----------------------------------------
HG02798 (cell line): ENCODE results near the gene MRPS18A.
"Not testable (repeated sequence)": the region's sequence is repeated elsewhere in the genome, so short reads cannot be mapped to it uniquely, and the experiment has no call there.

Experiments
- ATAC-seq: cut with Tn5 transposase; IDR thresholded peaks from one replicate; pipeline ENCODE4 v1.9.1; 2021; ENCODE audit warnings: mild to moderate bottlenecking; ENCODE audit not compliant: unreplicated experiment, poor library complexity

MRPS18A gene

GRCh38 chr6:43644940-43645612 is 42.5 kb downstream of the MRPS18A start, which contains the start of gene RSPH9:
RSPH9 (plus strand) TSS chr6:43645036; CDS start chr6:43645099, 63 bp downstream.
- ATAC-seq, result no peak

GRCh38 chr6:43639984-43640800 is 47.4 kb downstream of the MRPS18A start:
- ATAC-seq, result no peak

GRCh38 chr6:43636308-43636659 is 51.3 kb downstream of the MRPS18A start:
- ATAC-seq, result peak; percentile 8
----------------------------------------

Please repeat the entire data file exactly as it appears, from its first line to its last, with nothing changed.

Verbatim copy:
HG02798 (cell line): ENCODE results near the gene MRPS18A.
"Not testable (repeated sequence)": the region's sequence is repeated elsewhere in the genome, so short reads cannot be mapped to it uniquely, and the experiment has no call there.

Experiments
- ATAC-seq: cut with Tn5 transposase; IDR thresholded peaks from one replicate; pipeline ENCODE4 v1.9.1; 2021; ENCODE audit warnings: mild to moderate bottlenecking; ENCODE audit not compliant: unreplicated experiment, poor library complexity

MRPS18A gene

GRCh38 chr6:43644940-43645612 is 42.5 kb downstream of the MRPS18A start, which contains the start of gene RSPH9:
RSPH9 (plus strand) TSS chr6:43645036; CDS start chr6:43645099, 63 bp downstream.
- ATAC-seq, result no peak

GRCh38 chr6:43639984-43640800 is 47.4 kb downstream of the MRPS18A start:
- ATAC-seq, result no peak

GRCh38 chr6:43636308-43636659 is 51.3 kb downstream of the MRPS18A start:
- ATAC-seq, result peak; percentile 8